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JQI Wins Atomtronics MURI Award

July 7, 2010

Joint Quantum Institute (JQI) scientists have won a highly sought-after MURI award from the U.S. Department of Defense -- one of 32 projects selected for funding in the FY 2010 nationwide competition. The Pentagon will provide a total of $227 million over five years to awardees in the annual Multidisciplinary University Research Initiative (MURI) program, whose winners were chosen from 152 proposals evaluated by expert merit-review panels.

JQI Fellow Ian Spielman of the National Institute of Standards and Technology (NIST) and the University of Maryland (UMD) heads the winning collaboration, which includes other JQI physicists and researchers from Harvard University, the Massachusetts Institute of Technology and Bucknell University. The 2010 MURI winners will receive an average of $7 million each over the five-year term of the award; the exact size of the JQI award will be determined in negotiations between the collaboration and the Army Research Office. 

The research program, titled "Atomtronics: Material and Device Physics of Quantum Gases," will investigate atomtronics, a new field that seeks to create analogues of electronic devices such as transistors and diodes by using ultracold atoms trapped in optical lattices formed by intersecting laser beams. Atomtronics is expected to play a critical role as an interface between quantum computers and conventional electronic components.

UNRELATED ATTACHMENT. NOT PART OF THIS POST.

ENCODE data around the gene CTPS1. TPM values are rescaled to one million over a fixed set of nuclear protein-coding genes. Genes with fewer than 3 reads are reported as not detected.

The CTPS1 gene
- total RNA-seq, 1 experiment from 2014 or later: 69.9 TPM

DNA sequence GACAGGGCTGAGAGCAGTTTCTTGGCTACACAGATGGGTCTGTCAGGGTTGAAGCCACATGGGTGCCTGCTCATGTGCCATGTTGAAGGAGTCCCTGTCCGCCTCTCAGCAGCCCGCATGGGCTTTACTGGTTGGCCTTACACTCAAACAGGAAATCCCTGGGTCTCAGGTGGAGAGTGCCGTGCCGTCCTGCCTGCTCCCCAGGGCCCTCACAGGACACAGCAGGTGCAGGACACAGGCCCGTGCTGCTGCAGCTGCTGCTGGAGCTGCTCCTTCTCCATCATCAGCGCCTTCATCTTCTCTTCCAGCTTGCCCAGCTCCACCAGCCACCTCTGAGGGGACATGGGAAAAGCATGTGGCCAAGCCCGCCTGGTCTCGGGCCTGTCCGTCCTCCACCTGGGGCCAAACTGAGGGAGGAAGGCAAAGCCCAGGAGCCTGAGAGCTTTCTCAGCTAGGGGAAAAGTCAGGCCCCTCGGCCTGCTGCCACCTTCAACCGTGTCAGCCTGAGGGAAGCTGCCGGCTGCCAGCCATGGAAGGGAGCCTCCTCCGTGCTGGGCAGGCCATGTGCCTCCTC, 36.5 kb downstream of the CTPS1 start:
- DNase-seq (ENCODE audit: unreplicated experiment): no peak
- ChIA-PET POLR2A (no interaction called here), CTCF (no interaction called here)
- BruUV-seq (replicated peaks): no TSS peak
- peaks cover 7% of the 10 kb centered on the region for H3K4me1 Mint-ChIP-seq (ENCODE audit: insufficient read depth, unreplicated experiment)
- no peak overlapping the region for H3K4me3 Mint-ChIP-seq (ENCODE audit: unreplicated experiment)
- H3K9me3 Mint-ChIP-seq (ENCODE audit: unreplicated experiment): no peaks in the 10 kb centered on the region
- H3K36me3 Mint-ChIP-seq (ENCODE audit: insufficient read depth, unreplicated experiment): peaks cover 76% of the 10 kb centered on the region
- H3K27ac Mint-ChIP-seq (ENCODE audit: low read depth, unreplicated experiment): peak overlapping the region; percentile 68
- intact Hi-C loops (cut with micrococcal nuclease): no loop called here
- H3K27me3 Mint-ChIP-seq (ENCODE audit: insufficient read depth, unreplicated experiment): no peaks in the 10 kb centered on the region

JQI now has a total of three active MURI awards. The other two MURIs are headed by JQI Fellows Christopher Monroe of UMD and Paul Julienne of NIST. For details, see JQI Wins Two MURI Awards for FY2009.

Three DoD research offices – the Army Research Office (ARO), the Office of Naval Research (ONR), and the Air Force Office of Scientific Research (AFOSR) – fund the MURI program, which “supports research by teams of investigators that intersect more than one traditional science and engineering discipline in order to accelerate both research progress and transition of research results to application,” DoD’s official announcement explains. “Most MURI efforts involve researchers from multiple academic institutions and academic departments. Based on the proposals selected in the fiscal 2010 competition, a total of 67 academic institutions are expected to participate in the 32 research efforts.”

DoD notes that “the MURI program is highly competitive. ARO, ONR, and AFOSR solicited proposals in 30 topics important to DoD and received a total of 411 white papers, which were followed by 152 proposals.”